Canadian MP slammed for suggesting Israel shouldn't exist

Davies criticized for saying “occupation of Palestinian territories” began in 1948.

Libby Davies 311 (photo credit: Courtesy)
Libby Davies 311
(photo credit: Courtesy)
Canadian Prime Minister Stephen Harper, B’nai Brith Canada and even MPs from her own New Democratic Party have criticized NDP MP Libby Davies this week in the wake of comments she made at an anti- Israel rally earlier this month in Vancouver.
At the rally, Davies said that the Israeli “occupation of Palestinian territories” began in 1948, the year of the Jewish state’s establishment in the wake of the UN partition plan that divided the country into two states.
“It's the longest occupation in the world,” she told an Internet journalist who filmed the exchange, and then went on to apparently express support for anti-Israel boycotts.
Davies has apologized for the statement.
In a letter last week to the Ottawa Citizen, she insisted that her “reference to the year 1948 as the beginning of the Israeli occupation of Palestinian territory was a serious and completely inadvertent error; I apologize for this and regret any confusion it has caused. I have always supported a twostate solution to the ongoing Israeli-Palestinian conflict and have never questioned Israel's right to exist and the Palestinian’s right to a viable state.”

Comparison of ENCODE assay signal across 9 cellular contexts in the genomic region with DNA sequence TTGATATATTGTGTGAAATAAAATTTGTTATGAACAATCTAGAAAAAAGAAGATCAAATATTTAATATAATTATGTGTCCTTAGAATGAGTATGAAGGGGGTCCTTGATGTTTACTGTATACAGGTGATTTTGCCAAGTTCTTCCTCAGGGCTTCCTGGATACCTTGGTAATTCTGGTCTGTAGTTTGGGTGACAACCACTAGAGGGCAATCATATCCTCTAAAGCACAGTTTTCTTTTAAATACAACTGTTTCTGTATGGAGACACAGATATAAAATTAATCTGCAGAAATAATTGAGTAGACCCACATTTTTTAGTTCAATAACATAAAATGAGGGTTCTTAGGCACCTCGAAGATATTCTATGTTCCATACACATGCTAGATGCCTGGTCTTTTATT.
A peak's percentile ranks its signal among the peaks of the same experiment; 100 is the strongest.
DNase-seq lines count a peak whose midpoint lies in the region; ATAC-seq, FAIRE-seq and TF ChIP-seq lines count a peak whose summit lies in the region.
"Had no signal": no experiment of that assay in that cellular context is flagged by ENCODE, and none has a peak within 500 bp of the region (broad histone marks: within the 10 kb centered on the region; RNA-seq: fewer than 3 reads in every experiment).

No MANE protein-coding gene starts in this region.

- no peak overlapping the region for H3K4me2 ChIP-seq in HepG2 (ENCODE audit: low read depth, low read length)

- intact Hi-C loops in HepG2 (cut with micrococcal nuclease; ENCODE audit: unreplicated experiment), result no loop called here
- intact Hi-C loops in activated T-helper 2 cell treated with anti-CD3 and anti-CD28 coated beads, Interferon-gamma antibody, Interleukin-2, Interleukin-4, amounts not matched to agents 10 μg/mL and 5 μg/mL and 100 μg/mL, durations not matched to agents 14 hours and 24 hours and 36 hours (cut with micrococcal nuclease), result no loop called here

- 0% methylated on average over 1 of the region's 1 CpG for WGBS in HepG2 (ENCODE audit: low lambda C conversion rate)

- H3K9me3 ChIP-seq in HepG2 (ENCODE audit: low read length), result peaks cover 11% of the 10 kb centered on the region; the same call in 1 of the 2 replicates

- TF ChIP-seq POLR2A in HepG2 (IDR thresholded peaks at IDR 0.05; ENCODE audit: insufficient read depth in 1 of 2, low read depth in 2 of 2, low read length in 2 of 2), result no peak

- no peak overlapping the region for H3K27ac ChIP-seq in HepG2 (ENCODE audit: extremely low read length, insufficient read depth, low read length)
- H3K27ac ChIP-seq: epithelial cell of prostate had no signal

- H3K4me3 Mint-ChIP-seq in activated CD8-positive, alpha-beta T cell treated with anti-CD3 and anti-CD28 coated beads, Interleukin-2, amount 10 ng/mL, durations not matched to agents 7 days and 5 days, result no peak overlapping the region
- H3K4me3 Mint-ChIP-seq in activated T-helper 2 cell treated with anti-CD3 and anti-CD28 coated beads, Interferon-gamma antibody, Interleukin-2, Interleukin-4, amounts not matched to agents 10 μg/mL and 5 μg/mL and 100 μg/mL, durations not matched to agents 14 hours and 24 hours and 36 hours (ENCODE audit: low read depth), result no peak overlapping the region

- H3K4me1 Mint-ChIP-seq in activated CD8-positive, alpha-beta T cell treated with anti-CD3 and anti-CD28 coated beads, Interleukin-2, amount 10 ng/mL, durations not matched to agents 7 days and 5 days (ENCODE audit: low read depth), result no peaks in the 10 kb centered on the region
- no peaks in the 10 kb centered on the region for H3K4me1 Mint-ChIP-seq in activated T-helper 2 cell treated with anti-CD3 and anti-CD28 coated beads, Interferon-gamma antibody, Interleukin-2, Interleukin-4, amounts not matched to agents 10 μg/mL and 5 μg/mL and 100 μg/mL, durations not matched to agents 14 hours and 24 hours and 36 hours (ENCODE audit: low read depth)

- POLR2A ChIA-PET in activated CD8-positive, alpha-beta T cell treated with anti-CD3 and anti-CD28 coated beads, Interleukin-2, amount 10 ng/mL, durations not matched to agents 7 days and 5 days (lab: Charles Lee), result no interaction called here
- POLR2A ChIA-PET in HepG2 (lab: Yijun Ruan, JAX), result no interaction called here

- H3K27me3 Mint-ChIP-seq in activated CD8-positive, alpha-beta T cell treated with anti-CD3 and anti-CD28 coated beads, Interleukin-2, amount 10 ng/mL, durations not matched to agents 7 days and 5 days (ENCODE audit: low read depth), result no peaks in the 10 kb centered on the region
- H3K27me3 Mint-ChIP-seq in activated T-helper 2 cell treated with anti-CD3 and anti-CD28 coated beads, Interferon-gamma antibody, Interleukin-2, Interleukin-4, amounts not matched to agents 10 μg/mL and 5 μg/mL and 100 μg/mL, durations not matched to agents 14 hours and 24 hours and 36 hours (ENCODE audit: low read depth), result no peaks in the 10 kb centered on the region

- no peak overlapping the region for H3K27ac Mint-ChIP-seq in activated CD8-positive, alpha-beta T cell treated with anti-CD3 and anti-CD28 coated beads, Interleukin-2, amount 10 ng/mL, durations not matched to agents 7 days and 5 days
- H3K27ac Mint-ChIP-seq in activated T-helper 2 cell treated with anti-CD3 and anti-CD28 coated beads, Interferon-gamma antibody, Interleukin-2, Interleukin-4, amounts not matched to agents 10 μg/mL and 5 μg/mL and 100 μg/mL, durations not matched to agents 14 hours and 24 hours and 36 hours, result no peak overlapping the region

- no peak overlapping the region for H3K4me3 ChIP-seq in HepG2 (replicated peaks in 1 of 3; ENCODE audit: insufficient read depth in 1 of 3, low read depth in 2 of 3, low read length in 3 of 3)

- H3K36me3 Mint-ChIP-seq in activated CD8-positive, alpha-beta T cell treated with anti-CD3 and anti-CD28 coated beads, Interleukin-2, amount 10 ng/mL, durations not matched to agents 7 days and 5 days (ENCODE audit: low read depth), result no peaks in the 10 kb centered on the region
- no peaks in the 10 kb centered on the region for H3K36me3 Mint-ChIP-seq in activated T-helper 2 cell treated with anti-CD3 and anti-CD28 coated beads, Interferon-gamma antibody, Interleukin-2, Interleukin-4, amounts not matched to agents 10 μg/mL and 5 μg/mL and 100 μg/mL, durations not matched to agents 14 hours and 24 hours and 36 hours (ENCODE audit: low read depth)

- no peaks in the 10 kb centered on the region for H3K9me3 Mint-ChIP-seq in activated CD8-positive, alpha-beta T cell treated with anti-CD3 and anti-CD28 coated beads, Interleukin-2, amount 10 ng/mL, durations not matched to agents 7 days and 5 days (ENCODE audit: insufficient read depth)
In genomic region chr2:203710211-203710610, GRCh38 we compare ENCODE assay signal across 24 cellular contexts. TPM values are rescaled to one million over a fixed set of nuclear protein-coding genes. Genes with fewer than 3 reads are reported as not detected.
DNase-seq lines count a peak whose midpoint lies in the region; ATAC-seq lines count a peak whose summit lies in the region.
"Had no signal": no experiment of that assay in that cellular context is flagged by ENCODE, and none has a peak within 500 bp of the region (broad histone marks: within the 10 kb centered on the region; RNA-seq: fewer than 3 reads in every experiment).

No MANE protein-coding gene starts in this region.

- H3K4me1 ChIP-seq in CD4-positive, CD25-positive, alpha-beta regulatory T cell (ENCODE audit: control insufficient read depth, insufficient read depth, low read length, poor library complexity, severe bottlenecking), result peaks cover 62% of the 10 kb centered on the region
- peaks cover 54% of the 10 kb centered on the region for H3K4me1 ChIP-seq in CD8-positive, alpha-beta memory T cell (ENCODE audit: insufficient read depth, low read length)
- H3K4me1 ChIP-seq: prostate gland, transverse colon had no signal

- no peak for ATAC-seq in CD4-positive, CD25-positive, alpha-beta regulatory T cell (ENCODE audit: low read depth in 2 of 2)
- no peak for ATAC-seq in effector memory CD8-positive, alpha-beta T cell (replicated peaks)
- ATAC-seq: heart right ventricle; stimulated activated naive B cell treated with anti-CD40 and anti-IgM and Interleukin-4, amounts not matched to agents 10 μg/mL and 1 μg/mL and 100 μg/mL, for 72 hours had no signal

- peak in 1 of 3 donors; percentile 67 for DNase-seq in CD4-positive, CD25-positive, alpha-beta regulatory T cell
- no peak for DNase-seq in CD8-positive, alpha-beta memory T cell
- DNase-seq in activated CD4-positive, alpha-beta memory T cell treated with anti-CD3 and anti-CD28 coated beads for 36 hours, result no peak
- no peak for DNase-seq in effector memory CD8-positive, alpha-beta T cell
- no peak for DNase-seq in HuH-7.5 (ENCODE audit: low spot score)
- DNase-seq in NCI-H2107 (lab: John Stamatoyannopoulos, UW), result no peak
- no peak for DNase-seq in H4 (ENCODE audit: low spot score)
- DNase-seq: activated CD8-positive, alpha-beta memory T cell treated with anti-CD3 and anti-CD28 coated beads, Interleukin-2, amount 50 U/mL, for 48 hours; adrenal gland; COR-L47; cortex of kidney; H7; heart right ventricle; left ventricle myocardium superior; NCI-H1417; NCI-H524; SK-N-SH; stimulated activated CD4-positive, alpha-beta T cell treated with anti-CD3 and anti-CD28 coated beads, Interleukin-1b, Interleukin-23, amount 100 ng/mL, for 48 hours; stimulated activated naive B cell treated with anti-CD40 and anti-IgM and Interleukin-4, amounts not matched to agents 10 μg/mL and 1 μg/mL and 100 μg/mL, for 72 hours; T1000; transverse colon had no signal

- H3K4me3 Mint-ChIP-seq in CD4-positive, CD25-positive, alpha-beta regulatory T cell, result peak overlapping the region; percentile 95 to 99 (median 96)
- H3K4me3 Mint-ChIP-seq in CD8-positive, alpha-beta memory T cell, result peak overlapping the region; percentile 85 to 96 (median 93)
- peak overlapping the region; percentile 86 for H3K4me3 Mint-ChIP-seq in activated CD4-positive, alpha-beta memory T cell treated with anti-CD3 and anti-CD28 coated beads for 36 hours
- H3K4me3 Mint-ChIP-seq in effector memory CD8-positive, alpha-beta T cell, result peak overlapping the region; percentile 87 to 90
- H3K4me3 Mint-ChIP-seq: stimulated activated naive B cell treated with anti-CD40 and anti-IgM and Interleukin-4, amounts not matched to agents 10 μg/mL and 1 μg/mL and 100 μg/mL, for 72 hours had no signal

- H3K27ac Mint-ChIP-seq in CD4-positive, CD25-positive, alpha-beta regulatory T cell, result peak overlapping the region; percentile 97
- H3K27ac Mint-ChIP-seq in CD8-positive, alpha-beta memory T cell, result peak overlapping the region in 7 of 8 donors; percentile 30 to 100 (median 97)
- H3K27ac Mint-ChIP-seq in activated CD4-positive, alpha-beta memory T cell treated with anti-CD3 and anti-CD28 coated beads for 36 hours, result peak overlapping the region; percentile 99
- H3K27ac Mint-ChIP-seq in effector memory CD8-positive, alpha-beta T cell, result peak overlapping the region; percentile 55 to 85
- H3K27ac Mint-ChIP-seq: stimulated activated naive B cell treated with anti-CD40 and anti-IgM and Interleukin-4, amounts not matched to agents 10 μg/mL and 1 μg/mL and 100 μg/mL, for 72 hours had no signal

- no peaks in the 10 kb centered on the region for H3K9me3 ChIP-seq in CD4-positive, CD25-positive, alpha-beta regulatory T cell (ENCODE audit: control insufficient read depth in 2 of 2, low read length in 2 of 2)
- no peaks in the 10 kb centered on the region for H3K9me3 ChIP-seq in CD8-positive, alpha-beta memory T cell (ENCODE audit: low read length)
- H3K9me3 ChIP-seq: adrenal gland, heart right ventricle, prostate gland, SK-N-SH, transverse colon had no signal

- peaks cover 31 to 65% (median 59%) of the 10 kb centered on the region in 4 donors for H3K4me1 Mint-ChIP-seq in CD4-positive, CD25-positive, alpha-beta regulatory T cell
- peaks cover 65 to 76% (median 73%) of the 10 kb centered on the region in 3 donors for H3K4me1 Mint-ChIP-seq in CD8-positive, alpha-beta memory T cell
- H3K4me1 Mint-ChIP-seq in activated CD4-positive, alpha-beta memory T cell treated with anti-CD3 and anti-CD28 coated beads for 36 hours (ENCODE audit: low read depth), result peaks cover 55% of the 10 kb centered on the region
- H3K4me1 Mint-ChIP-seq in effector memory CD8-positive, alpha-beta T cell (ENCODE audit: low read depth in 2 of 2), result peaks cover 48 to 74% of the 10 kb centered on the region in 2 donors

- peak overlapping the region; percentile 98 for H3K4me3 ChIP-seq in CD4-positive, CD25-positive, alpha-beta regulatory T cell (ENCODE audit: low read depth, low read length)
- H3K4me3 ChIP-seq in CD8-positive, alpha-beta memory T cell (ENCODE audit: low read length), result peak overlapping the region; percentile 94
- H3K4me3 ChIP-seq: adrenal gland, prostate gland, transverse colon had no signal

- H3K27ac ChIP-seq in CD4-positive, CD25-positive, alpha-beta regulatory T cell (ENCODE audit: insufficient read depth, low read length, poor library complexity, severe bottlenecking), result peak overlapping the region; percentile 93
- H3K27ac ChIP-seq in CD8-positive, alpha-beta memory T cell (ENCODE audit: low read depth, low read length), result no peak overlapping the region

She also rejected “the allegation that I hate Israel, and I reject the assertion that I said that Israel is illegitimate or an abomination. Neither are true.”
But her critics remain unconvinced.
“She stated that Israel has been occupying territories since 1948, the year of its independence.
The logical implication of these comments is that Israel has no right to exist,” Liberal MP and opposition foreign affairs critic Bob Rae said in a statement Tuesday.
Prime Minister Stephen Harper also used a debate in the House of Commons on Tuesday to lambast the NDP for Davies’ comments. This drew a defense of the party’s stance on Israel from NDP leader Jack Layton, who said her comments had been a mistake. Layton added that he had called Israel’s ambassador to Canada to clarify that they did not reflect the NDP’s position.
“NDP leader Jack Layton has gone on the record today stating that her remarks are not the policy of his party,” noted B’nai Brith Canada executive vice president Frank Dimant. “If that is the case, then Mr. Layton should take the next step and relieve Davies of her leadership positions in the party.”
According to B’nai Brith, Davies has “a long record of anti-Israel activism.”